2012 November

For updates from our Nov. 13-19, 2012 trip, please visit http://edengardenhaiti.org/blog


June 2012 visit to the Eden Garden Orphanage

To read about our June 2012 trip to Haiti, visit Eden Garden Orphanage blog


Monday, Jan. 16, 2012: Day 7 (Departure Day)

We could only get the 5:30 p.m. flight home out of Port-Au-Prince on Monday, so we had a few hours to spend at the orphanage before leaving for the airport. We arrived at Eden Garden around 7:30 a.m., just in time to see the kids for a few more minutes before they headed off to school.

We watched them emerging from showers, getting their hair done, eating their breakfast, finishing up last minute homework, loading up their backpacks. To me, it looked somewhat similar to school mornings in my house. These 37 children (and the staff who care for them ) were acting just like a family. 

Before the kids left for school, one of them prayed for the group. Then Pastor Marcel prayed with them - first in English for us to understand, and then in French for them to understand, asking God for blessings on their day as they learn and study. It was just the same way that we pray over our kids every day before they go to school. We are all part of God's family.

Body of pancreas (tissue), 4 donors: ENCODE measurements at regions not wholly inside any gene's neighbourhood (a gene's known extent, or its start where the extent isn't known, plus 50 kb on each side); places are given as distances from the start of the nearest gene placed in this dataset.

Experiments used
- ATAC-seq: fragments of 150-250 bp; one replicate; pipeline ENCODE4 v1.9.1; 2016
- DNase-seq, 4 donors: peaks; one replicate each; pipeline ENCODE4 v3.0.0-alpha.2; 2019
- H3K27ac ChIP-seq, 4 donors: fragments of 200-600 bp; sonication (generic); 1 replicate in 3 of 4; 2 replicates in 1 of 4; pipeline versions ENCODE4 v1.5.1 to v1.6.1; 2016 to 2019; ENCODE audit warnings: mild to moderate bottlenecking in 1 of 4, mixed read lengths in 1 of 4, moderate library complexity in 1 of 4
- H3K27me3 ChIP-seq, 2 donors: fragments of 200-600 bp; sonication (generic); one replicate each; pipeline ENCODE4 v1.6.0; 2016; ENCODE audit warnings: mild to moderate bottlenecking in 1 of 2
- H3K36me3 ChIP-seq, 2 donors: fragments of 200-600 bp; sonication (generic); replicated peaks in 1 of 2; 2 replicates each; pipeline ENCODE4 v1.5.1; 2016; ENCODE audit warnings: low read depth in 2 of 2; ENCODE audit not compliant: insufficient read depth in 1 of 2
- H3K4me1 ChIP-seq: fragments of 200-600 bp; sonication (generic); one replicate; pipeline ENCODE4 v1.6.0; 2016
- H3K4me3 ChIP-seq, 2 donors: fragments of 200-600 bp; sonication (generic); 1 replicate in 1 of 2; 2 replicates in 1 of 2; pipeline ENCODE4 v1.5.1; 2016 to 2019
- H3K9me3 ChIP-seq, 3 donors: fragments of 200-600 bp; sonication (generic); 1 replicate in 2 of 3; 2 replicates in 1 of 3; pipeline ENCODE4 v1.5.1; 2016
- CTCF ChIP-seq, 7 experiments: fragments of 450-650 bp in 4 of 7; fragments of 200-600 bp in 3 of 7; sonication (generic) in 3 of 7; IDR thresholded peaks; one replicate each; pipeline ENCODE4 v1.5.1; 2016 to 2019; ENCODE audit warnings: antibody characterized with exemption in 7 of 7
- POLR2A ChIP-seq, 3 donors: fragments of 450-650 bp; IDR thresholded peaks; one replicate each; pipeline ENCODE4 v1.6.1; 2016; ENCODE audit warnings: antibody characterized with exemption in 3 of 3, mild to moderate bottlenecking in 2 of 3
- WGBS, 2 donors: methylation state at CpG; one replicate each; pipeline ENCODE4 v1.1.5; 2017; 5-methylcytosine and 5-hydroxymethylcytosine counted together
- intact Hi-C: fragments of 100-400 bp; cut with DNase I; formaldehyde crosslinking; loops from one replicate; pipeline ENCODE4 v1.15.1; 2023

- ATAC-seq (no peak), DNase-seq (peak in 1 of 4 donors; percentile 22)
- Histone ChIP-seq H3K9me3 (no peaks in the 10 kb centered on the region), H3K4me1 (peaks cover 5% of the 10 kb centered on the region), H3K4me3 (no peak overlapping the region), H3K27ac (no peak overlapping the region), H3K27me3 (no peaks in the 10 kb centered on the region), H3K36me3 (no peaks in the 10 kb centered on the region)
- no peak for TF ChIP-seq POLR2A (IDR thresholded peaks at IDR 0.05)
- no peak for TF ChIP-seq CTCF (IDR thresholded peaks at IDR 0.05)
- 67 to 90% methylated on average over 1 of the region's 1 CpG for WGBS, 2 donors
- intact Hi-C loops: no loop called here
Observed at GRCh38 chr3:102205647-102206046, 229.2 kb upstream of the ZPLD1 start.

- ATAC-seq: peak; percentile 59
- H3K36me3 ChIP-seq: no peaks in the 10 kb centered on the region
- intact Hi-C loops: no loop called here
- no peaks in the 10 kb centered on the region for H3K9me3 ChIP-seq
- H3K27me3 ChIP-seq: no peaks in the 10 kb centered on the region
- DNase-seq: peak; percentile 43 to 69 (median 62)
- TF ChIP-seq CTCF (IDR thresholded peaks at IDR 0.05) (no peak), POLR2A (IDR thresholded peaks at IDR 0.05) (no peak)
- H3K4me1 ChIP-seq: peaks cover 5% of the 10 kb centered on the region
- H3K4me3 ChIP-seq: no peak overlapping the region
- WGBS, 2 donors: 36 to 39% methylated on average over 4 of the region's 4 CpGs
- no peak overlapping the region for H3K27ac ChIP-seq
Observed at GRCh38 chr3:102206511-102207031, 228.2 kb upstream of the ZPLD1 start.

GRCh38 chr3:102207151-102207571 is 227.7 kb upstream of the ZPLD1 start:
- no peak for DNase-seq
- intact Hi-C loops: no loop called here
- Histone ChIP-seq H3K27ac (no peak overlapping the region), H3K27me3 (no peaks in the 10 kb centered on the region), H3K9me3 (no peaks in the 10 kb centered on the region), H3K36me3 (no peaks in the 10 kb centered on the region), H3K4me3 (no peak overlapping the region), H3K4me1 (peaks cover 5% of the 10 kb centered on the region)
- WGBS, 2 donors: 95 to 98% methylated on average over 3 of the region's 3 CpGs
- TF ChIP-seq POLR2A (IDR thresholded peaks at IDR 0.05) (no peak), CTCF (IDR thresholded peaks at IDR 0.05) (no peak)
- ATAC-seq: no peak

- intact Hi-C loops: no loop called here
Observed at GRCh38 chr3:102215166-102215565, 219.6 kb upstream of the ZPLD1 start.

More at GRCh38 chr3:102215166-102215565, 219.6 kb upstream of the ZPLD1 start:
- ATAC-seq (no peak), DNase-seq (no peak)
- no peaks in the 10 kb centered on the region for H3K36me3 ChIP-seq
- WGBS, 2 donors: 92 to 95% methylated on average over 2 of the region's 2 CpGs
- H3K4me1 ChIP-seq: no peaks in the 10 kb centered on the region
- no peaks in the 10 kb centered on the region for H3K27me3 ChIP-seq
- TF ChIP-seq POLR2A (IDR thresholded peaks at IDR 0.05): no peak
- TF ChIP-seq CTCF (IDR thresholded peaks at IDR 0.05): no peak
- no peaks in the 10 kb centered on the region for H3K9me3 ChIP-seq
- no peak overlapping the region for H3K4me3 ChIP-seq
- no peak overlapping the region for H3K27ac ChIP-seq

There were sad faces as we said our goodbyes, and the question was asked (that is always asked) as we are leaving...."When will you come back?" "Soon!" we promise them.  As they walked to school, we were informed that we needed to report to the school for a special presentation.

When we arrived, we found the children sitting in open area of the school, sitting in the 21desks that had been designed and built for them during our visit.  How exciting it was for all of us to see the desks actually in use!  The children sang to us, and then there was a special presentation by Christian Toussaint, principal of Eden Garden Academy, to the various people that had done things to improve his school throughout the week.

Big thanks went to the Master Carpenters, Sean, Kurt and their helpers who built the 21 desks and a new desk for Christian (the principal) as well. The leads on the Solar Power team, Larry Wooster, Allan Rainey and Terri McGregor, received their certificates and handshakes for their hard work and life-changing contribution. The completion of the solar power system allowed for other improvements such as the wiring of fans into the classrooms, which are like brick ovens in the hot Haiti sun. Scott Kramer and Ron Chapman took on this project and the kids are able to be a little cooler in the classroom now.